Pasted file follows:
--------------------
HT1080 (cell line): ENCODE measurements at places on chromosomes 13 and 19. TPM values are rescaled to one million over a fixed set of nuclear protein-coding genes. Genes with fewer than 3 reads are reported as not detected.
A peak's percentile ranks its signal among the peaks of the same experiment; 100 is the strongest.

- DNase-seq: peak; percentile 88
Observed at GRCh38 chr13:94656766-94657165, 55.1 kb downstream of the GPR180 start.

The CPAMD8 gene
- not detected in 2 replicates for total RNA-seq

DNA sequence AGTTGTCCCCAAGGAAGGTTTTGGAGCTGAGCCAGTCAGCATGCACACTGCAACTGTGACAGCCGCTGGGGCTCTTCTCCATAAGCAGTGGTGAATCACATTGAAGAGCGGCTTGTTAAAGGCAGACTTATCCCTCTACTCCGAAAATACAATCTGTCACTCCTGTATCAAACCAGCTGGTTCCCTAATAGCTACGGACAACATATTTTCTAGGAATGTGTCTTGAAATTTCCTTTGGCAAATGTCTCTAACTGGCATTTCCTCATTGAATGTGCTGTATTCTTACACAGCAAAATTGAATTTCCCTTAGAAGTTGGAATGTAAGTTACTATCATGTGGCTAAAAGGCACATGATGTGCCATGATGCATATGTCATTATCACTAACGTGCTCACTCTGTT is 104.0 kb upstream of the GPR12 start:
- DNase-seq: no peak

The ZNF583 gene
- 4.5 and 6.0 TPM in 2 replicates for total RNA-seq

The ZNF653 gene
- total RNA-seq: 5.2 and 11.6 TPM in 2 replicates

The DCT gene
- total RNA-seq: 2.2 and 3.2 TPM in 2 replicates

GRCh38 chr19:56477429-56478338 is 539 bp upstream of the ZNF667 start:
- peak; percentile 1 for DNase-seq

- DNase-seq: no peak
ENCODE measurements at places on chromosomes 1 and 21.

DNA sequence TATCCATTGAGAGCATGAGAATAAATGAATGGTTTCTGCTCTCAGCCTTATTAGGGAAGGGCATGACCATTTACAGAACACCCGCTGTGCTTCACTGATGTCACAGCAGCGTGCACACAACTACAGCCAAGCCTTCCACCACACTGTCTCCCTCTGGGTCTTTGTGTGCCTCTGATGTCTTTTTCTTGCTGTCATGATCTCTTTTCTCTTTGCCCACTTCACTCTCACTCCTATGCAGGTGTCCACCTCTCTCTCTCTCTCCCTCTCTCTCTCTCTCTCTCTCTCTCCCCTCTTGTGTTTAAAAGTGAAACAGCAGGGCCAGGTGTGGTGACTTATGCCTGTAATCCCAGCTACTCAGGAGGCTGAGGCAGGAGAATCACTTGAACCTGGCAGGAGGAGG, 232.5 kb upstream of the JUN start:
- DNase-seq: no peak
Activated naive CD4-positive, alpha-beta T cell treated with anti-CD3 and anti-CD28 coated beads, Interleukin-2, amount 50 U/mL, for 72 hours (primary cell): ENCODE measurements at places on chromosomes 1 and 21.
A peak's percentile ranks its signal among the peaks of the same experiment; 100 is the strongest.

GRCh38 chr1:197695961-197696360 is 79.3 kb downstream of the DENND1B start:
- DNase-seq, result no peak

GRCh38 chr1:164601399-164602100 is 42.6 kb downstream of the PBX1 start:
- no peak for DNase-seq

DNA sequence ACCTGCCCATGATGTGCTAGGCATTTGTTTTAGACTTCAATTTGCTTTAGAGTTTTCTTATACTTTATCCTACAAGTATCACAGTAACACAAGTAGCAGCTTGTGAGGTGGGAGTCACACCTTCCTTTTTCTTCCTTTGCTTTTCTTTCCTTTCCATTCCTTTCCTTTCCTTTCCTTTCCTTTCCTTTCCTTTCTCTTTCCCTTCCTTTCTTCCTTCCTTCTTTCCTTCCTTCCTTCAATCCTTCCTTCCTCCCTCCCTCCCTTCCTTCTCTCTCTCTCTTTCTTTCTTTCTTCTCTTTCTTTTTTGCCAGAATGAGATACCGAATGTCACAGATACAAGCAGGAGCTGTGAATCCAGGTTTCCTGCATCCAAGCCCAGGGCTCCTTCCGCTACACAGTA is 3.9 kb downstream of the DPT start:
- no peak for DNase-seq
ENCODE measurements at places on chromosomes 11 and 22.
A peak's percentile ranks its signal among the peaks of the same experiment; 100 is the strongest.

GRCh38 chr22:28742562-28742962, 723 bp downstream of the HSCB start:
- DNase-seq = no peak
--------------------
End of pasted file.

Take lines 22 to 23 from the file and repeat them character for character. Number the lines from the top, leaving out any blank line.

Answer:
A peak's percentile ranks its signal among the peaks of the same experiment; 100 is the strongest.

GRCh38 chr1:197695961-197696360 is 79.3 kb downstream of the DENND1B start: